KUANTAN: Malaysia will be under no pressure when they compete in the fourth edition of the Asian Champions Trophy, which starts at the Kuantan Hockey Stadium on Thursday.
With home ground advantage, the hosts should be looking for a podium finish.
The other teams taking part in the six-team round-robin tournament are Pakistan, India, China, Japan and South Korea.
But, with most of the other teams bringing young players in a bid to give them exposure ahead of the Junior World Cup in December, it’s only right that coach Stephen van Huizen’s men should aim for a top-two finish after coming out third on all three previous occasions.
“For me, it is important that the players show improvement in their game and greater consistency. We’ve had some injuries, but I don’t think that will affect us greatly,” said Stephen.
“We have a long-term target and that is to qualify for the 2018 World Cup and 2020 Tokyo Olympics.
“The players have to get the winning mentality and also ensure that mistakes are kept to a minimum.”
Stephen took over as the national coach in October last year and has only handled the team for three outings – the tour of Japan last year, the Sultan Azlan Shah Cup in May and the recent Australian Hockey League in Perth.
So, he’ll be using the Asian Champions Trophy hoping to learn more about his players and decide who will be the ones who can carry the challenges next year.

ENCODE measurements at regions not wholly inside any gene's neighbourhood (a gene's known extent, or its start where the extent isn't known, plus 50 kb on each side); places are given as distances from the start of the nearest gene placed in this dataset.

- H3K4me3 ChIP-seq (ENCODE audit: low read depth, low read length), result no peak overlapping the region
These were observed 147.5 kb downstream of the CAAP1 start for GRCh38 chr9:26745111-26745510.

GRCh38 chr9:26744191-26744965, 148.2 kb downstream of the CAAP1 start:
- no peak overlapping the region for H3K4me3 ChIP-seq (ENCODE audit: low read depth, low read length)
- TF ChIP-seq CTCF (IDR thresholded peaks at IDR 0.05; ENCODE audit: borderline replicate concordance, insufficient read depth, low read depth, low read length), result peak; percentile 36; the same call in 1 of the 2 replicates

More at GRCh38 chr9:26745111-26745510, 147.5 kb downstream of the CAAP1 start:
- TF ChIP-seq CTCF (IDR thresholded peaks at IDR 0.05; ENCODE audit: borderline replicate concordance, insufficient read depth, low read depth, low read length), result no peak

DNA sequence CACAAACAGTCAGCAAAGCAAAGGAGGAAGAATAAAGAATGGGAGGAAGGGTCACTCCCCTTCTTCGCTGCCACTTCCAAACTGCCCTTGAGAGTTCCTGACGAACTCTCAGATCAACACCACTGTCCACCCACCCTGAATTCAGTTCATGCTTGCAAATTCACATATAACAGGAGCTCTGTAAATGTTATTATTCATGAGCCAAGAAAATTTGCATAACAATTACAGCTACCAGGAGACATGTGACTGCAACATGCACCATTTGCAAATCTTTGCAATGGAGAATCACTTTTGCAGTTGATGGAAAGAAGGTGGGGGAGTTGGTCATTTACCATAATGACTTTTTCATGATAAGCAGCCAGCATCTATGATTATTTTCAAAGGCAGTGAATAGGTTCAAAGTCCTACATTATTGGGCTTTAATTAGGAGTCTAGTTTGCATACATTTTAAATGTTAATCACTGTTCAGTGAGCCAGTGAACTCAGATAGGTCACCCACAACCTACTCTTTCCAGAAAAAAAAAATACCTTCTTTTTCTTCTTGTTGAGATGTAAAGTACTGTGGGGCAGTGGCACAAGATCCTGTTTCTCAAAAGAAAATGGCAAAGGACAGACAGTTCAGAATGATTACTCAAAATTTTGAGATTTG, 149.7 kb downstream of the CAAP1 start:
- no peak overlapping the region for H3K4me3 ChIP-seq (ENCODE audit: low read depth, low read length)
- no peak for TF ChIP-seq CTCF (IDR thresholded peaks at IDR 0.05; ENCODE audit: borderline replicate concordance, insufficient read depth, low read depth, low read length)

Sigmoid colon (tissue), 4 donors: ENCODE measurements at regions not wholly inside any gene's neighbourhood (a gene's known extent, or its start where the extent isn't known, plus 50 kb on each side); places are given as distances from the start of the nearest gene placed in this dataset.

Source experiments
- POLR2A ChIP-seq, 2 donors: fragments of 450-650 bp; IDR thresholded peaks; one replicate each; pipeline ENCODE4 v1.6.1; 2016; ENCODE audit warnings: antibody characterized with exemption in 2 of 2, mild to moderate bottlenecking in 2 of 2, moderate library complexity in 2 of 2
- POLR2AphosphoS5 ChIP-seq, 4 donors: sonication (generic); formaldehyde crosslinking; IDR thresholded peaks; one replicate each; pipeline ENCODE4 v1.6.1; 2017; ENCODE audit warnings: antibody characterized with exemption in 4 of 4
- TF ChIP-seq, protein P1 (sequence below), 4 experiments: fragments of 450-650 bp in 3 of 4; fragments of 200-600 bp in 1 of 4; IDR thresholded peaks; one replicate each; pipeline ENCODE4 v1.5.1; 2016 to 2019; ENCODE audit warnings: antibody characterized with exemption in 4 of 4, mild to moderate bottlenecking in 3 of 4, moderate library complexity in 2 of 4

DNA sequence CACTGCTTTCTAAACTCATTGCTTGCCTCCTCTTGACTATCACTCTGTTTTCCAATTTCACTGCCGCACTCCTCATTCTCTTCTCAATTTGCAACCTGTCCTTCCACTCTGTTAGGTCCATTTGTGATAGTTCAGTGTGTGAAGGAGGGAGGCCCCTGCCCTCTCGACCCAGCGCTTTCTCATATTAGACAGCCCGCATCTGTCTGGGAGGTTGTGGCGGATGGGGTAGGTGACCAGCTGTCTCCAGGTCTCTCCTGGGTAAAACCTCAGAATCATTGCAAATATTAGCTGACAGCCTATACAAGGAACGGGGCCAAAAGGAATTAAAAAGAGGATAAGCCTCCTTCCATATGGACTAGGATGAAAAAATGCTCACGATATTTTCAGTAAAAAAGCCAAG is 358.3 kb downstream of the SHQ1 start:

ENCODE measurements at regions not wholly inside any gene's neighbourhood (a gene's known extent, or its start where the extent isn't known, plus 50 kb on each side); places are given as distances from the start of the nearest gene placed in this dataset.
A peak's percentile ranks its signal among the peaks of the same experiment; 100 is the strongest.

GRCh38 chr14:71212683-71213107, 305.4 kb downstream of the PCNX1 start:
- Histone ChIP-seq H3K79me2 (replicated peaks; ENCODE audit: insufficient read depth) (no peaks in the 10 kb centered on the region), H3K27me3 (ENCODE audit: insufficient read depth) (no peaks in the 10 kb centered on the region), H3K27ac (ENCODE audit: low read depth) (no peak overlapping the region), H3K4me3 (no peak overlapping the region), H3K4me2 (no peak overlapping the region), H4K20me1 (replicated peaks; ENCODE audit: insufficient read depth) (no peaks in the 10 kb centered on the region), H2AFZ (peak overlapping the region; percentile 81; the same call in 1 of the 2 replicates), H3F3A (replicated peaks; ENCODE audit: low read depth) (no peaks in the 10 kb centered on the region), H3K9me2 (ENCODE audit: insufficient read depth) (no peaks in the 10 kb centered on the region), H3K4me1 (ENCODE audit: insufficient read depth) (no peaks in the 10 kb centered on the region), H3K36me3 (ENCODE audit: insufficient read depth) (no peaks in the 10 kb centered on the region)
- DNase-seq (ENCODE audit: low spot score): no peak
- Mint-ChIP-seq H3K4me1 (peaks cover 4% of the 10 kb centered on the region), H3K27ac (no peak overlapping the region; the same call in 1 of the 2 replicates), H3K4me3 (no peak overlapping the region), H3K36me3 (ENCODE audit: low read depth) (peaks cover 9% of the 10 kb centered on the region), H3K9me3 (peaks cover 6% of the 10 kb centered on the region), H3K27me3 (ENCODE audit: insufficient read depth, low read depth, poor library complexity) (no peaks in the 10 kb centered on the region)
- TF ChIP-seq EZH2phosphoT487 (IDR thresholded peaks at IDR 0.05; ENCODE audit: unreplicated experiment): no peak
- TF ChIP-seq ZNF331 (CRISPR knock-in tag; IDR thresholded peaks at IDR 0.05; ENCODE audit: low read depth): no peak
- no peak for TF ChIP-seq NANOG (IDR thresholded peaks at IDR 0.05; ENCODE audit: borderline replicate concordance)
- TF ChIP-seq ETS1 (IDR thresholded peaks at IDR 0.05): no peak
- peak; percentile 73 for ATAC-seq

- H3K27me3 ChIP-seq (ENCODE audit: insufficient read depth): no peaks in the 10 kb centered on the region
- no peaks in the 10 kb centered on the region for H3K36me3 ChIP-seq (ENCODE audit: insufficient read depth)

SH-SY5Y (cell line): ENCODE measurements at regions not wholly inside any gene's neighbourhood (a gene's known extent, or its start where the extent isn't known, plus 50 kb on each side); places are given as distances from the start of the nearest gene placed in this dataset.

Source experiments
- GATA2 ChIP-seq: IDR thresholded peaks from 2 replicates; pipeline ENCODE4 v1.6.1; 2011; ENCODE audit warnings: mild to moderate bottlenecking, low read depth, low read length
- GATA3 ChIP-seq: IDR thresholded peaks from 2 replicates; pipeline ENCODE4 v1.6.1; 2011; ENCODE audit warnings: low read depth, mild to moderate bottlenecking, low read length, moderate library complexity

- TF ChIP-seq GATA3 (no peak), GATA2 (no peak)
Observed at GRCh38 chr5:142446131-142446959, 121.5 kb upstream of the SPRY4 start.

The inclusions of Mohd Razie Rahim, Nabil Fiqri Mohd Noor and Faizal Saari should give him greater options and firepower.
Malaysia will open their campaign today against Pakistan.
Malaysia have always found it hard to beat Pakistan, although they did manage a slim 1-0 win in the Sultan Azlan Shah Cup in May.
Pakistan won the tournament twice – 2012 and 2013. They were also in the final of the inaugural tournament in 2011, but lost to India.
Naturally coach K.M. Junaid wants his Pakistani team to win it a third time.
In fact, he wants to use the Asian Champions Trophy to jump-start their revival in world hockey.
But don’t expect the other teams – India, South Korea, Japan and even China – to take it easy.
With FIH continental points at stake, all six countries will have added incentives to do well.
India, the only Asian team at the Rio Olympics in August, will also want re-establish their credentials as the top dogs in Asia.
South Korea have been giving the Asian Champions Trophy scant respect by fielding mostly junior players.
But all that could change as the Koreans, fifth in 2011 but skipped the last two editions, will be led by world-renowned coach Paul Lissek.